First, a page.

I guess I’ll start by explaining that I love to talk on the phone. I love it. Although I do prefer actual face-to-face conversation, I have always been a phone person. I’ve been an avid phone user since fourth grade, when I would call my friends’ houses, so long as it was before 8:00. In middle school, phone curfew got upped to 9:00, then 9:30. When I discovered three-way calling, I felt as if a miracle had happened. I was the first person in my group of friends to have a cell phone (which was really my mom’s phone that I hijacked during the day), and I used it on a regular basis to make many a long distance phone call starting toward the end of my freshman year of high school. Though not quite the same, Skype is my friend in that it keeps me talking, actually talking, to people in the US, Argentina, India, wherever. It’s like the phone online, plus video, and I love the phone.
I’ve almost got talking on the phone down to an art. I call, I wait, if you answer, I say hello as cheerfully as possible. I absolutely adore getting phone calls from people with whom I haven’t spoken in a while, so I try to send this kind of affection outward. I’m a quality-time person. It’s what I do.
I’m also a pro at leaving long, slightly absurd, hopefully delightful voice mails. The drill here is I call, I wait, I get to your voice mail, and I proceed to leave you the most ridiculous message I can muster at the time. My voice mails are usually at least a minute and a half long, and I’ve been told by numerous people that they love being on the receiving end of my messages. I have one friend who saves my voice mails and replays them–some of these date back to the summer after tenth grade!
I’ve been doing this phone thing for as long as I’ve been allowed. I love it. I love that I can call someone across town, across the state, across the world, and just sit and talk with them. I love that I can keep in touch with friends that I’ve made all over the world by giving them a quick call. I love that even though I may only get to talk to you one in five times I call, at least two of the other times, I get to leave you a voice mail that could likely brighten your day. I love the sense of connection I get when I talk to my friends in Pittsburgh, Kansas City, Long Island, Seattle, even though we’re probably not going to see each other for a long time. One of my strongest and best friendships is almost entirely over the phone–in the five years that we’ve known each other, we’ve been in each others’ physical company for about six weeks. If it weren’t for the phone, I wouldn’t be able to keep her as a friend.
It’s no secret that I love the phone and always have.
But here’s something strange about my relationship to the phone that I’ve never really noticed before. Apart from all the glories of connection that it brings to me, I like listening to the line ring.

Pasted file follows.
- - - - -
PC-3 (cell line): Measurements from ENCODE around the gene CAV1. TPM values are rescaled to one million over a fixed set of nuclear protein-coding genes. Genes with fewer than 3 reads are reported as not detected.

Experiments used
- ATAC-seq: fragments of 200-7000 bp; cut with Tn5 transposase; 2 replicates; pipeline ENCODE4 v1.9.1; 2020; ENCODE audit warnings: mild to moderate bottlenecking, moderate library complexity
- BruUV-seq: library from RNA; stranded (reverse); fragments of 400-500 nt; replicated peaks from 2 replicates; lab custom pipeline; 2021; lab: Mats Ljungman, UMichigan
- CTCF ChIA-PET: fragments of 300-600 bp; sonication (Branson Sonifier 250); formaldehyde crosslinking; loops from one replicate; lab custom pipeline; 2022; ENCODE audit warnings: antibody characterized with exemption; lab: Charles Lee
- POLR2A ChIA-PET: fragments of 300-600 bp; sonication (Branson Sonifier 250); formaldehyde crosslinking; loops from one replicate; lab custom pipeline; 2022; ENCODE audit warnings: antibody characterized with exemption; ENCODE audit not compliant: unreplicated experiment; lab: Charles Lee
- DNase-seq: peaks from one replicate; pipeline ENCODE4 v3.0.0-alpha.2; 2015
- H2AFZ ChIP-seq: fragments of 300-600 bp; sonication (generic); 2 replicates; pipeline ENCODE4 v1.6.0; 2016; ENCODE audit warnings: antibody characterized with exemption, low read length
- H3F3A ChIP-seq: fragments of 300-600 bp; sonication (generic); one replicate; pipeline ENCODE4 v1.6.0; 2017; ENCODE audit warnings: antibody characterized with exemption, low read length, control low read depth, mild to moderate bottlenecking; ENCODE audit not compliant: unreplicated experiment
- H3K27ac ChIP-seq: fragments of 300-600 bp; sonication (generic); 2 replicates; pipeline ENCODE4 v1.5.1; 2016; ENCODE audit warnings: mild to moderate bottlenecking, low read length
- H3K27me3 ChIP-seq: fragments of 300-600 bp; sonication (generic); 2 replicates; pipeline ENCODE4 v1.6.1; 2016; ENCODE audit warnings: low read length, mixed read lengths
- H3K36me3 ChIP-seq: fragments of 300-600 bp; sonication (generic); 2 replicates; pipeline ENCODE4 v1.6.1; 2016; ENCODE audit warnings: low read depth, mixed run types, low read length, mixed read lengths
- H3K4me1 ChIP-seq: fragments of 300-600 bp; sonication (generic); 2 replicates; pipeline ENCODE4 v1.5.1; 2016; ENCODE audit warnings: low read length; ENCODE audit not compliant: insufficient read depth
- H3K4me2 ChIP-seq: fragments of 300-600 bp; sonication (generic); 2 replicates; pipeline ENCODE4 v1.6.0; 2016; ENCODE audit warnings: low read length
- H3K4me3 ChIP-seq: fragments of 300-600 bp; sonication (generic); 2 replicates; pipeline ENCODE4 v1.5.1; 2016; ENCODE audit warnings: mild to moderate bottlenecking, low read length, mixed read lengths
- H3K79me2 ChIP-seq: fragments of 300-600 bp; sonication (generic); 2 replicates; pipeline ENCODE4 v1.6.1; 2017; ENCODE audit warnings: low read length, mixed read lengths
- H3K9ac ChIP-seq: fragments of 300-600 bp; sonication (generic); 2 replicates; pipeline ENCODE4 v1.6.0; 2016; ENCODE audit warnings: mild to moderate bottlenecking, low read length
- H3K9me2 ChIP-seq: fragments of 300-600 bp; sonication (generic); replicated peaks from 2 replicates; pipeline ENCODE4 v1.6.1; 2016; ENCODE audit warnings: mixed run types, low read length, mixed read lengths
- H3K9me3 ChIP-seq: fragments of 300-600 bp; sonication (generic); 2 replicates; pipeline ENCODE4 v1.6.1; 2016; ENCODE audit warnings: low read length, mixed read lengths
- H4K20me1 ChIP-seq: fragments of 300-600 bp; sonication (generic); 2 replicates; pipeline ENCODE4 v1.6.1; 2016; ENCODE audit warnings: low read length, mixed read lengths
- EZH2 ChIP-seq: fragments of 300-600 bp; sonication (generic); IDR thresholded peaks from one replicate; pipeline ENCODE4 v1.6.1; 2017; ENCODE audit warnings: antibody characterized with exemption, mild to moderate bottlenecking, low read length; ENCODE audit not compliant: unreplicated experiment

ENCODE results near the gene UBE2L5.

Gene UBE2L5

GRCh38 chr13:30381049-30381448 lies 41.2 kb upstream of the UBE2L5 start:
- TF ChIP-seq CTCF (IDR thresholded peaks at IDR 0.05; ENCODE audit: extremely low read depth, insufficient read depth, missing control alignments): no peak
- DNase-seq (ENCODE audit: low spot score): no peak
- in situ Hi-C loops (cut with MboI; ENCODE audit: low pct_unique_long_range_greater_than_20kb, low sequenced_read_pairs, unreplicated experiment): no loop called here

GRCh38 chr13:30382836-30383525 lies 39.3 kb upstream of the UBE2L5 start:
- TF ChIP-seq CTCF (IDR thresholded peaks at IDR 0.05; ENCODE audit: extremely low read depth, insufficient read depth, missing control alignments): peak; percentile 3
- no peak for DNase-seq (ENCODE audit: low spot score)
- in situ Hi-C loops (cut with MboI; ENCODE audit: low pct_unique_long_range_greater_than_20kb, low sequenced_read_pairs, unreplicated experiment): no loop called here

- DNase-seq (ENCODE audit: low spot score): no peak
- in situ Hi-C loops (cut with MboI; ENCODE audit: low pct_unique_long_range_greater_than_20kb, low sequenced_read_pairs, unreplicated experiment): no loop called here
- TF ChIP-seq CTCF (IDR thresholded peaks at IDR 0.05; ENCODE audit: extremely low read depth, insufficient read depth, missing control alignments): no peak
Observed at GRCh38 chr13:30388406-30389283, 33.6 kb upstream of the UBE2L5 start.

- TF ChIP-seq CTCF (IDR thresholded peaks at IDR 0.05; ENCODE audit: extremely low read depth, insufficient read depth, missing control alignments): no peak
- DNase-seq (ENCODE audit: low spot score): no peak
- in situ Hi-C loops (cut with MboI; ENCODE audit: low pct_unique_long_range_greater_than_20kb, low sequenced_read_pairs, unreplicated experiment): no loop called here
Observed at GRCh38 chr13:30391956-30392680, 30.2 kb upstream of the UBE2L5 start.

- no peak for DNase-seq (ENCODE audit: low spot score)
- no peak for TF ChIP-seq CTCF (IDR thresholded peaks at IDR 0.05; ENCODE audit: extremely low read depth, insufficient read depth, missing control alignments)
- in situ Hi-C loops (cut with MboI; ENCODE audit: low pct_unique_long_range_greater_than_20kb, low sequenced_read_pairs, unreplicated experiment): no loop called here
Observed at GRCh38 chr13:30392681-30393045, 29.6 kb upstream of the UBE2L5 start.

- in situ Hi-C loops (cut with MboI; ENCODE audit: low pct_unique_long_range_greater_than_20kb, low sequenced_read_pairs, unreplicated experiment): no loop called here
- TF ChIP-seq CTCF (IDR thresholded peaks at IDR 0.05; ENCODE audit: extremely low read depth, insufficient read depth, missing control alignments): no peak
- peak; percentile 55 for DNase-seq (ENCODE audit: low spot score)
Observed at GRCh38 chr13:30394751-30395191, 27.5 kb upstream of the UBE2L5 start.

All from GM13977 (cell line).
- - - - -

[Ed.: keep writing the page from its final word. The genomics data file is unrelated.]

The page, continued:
It’s weird, I know, but hear me out. I’m tired. It’s 12:27 AM; I’ve been trying to sleep for nearly an hour and a half now. I even took a Melatonin tablet to aid the process at 11. Yet, I am restless. My mind is so focused on all the different ways I’m trying to raise money for the ILP trip that I can’t sleep. I just keep making lists of things I need to do, things I could be doing if I were to get up and keep working, planning out dialogues that I might have on the phone with my relatives in Portugal to inform them of my possible attendance/request aid in the form of shelter for the two weeks that I’ll be there. My mind is going a million miles an hour right now, and no matter how much I want it to stop, I can’t get it to slow down and relax.
So I called a couple of people. The first person I called was about an hour ago. I listened to the ringing until the voice mail clicked on, then rambled for about three minutes about potential Spanish tutoring for money and hung up slightly more relaxed. Flash forward half an hour, I’m still awake, and I remember that I haven’t called my friend Kati back yet from a couple of days ago. She’s on the west coast, so it shouldn’t be a problem to call her at midnight EST.
As the line rang, I began to get this feeling of calm. Suddenly I didn’t want Kati to answer; I just wanted to listen to the line ring for a while. Its repetition was lulling me to sleep. Unfortunately, I arrived at the voice mail, but I was sleepy again for about twenty minutes.
But in the back of my mind it bothered me–why did the ringing line help me to relax? Ringing lines are usually vexing and obnoxious for people, especially people who love to talk on the phone as much as I do. Regardless, the ringing did calm me down, just like the sound of my fingers hitting keys on my computer is calming me down. It’s mildly repetitive, it’s quiet, and I’m controlling it (to an extent). There’s a sense of hope and expectation with the unanswered call, or the typing hand. Will someone answer me, or not? If not, can I still manage to make their day better? Anything good can happen,
I suppose anything bad could happen, too, but I’d rather be an optimist.
So what odd/quirky things soothe you?